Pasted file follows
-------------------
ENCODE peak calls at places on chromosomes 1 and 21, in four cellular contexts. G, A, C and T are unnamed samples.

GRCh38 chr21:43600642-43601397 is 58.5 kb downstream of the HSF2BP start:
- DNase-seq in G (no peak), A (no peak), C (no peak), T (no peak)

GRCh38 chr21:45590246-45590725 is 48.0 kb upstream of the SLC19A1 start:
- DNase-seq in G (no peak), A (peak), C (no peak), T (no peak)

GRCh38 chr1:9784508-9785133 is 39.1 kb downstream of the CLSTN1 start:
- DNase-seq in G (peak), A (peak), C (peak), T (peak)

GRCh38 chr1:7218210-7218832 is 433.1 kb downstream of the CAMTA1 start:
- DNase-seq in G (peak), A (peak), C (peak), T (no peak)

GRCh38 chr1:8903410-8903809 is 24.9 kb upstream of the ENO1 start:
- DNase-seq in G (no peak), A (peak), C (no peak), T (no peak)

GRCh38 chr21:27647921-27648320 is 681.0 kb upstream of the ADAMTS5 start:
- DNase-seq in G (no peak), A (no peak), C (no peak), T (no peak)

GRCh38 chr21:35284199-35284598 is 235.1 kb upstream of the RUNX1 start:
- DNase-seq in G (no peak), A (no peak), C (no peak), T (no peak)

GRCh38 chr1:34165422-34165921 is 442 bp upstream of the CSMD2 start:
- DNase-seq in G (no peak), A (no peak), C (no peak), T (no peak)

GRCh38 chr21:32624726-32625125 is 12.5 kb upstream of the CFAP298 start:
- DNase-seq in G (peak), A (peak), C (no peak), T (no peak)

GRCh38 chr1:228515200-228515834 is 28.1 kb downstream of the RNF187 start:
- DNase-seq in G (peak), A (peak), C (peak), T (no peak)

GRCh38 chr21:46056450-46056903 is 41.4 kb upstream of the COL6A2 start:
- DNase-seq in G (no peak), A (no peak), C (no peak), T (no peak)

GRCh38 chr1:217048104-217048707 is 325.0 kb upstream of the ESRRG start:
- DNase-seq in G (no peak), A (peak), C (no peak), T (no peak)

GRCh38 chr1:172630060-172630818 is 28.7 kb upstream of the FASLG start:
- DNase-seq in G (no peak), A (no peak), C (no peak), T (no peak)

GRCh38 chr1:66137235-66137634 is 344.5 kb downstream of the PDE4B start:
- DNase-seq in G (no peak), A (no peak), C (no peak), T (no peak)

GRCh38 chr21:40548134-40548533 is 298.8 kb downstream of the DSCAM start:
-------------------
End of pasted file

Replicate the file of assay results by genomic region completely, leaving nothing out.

ENCODE peak calls at places on chromosomes 1 and 21, in four cellular contexts. G, A, C and T are unnamed samples.

GRCh38 chr21:43600642-43601397 is 58.5 kb downstream of the HSF2BP start:
- DNase-seq in G (no peak), A (no peak), C (no peak), T (no peak)

GRCh38 chr21:45590246-45590725 is 48.0 kb upstream of the SLC19A1 start:
- DNase-seq in G (no peak), A (peak), C (no peak), T (no peak)

GRCh38 chr1:9784508-9785133 is 39.1 kb downstream of the CLSTN1 start:
- DNase-seq in G (peak), A (peak), C (peak), T (peak)

GRCh38 chr1:7218210-7218832 is 433.1 kb downstream of the CAMTA1 start:
- DNase-seq in G (peak), A (peak), C (peak), T (no peak)

GRCh38 chr1:8903410-8903809 is 24.9 kb upstream of the ENO1 start:
- DNase-seq in G (no peak), A (peak), C (no peak), T (no peak)

GRCh38 chr21:27647921-27648320 is 681.0 kb upstream of the ADAMTS5 start:
- DNase-seq in G (no peak), A (no peak), C (no peak), T (no peak)

GRCh38 chr21:35284199-35284598 is 235.1 kb upstream of the RUNX1 start:
- DNase-seq in G (no peak), A (no peak), C (no peak), T (no peak)

GRCh38 chr1:34165422-34165921 is 442 bp upstream of the CSMD2 start:
- DNase-seq in G (no peak), A (no peak), C (no peak), T (no peak)

GRCh38 chr21:32624726-32625125 is 12.5 kb upstream of the CFAP298 start:
- DNase-seq in G (peak), A (peak), C (no peak), T (no peak)

GRCh38 chr1:228515200-228515834 is 28.1 kb downstream of the RNF187 start:
- DNase-seq in G (peak), A (peak), C (peak), T (no peak)

GRCh38 chr21:46056450-46056903 is 41.4 kb upstream of the COL6A2 start:
- DNase-seq in G (no peak), A (no peak), C (no peak), T (no peak)

GRCh38 chr1:217048104-217048707 is 325.0 kb upstream of the ESRRG start:
- DNase-seq in G (no peak), A (peak), C (no peak), T (no peak)

GRCh38 chr1:172630060-172630818 is 28.7 kb upstream of the FASLG start:
- DNase-seq in G (no peak), A (no peak), C (no peak), T (no peak)

GRCh38 chr1:66137235-66137634 is 344.5 kb downstream of the PDE4B start:
- DNase-seq in G (no peak), A (no peak), C (no peak), T (no peak)

GRCh38 chr21:40548134-40548533 is 298.8 kb downstream of the DSCAM start: